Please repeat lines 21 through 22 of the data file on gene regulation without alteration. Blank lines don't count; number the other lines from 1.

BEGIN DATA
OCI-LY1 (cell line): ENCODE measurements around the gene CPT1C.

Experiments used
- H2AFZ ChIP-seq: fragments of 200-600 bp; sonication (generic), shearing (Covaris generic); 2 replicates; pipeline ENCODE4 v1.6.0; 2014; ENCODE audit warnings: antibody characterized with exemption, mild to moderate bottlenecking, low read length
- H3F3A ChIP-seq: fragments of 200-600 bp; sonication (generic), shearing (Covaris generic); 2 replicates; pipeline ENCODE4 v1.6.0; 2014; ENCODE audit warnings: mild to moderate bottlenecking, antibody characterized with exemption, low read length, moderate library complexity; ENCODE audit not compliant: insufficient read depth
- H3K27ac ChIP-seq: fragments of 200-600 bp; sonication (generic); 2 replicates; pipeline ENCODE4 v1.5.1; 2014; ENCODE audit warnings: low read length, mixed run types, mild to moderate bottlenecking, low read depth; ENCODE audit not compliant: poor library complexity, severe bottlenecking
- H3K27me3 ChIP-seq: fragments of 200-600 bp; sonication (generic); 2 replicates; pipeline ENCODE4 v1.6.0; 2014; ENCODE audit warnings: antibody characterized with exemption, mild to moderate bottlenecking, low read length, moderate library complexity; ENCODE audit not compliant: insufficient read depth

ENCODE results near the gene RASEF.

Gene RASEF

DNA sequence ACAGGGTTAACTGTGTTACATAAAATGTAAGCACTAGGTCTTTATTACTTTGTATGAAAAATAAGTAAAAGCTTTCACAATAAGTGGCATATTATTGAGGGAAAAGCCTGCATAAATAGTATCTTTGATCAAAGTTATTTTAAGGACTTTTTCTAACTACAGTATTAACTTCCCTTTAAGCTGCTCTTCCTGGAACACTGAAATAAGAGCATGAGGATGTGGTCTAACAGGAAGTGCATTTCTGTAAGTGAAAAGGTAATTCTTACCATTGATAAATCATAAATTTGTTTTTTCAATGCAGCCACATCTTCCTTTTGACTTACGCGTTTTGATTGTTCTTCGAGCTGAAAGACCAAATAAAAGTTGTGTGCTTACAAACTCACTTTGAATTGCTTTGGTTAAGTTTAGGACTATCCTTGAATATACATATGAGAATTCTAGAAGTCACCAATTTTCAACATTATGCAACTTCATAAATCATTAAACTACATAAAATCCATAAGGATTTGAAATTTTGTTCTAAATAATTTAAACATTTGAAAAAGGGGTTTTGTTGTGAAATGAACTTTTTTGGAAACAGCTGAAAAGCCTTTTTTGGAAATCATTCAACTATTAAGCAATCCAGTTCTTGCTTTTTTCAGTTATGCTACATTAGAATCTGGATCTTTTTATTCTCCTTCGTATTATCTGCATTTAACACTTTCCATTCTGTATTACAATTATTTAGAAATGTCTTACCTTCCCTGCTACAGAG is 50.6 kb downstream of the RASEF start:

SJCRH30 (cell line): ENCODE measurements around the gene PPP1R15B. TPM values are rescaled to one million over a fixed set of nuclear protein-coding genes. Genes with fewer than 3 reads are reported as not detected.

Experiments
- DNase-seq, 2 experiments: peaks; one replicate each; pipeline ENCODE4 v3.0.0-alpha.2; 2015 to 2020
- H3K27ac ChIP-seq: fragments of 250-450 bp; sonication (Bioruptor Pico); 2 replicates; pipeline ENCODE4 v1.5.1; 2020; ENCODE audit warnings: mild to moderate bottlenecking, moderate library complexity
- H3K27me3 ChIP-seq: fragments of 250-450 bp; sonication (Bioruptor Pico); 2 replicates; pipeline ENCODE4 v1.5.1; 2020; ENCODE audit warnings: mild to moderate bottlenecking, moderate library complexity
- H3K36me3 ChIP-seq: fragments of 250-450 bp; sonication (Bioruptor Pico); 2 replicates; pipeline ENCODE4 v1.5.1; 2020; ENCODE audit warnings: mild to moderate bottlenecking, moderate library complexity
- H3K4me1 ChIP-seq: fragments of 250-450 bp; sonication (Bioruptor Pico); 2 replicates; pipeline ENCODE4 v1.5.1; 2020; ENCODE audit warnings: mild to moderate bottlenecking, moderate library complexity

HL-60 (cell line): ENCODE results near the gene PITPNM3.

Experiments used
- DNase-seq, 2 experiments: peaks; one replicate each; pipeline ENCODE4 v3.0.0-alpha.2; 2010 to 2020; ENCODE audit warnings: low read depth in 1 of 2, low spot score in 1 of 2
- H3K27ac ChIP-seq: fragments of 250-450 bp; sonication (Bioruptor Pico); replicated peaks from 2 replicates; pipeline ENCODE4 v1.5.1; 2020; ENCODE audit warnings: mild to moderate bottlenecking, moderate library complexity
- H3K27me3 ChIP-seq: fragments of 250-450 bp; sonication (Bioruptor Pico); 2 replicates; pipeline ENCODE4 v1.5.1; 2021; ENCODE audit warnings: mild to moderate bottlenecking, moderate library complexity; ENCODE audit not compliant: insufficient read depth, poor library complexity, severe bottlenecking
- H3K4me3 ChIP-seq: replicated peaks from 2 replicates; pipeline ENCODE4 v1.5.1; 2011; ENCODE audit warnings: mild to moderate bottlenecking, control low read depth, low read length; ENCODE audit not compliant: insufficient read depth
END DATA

- H3K27me3 ChIP-seq: fragments of 250-450 bp; sonication (Bioruptor Pico); 2 replicates; pipeline ENCODE4 v1.5.1; 2021; ENCODE audit warnings: mild to moderate bottlenecking, moderate library complexity; ENCODE audit not compliant: insufficient read depth, poor library complexity, severe bottlenecking
- H3K4me3 ChIP-seq: replicated peaks from 2 replicates; pipeline ENCODE4 v1.5.1; 2011; ENCODE audit warnings: mild to moderate bottlenecking, control low read depth, low read length; ENCODE audit not compliant: insufficient read depth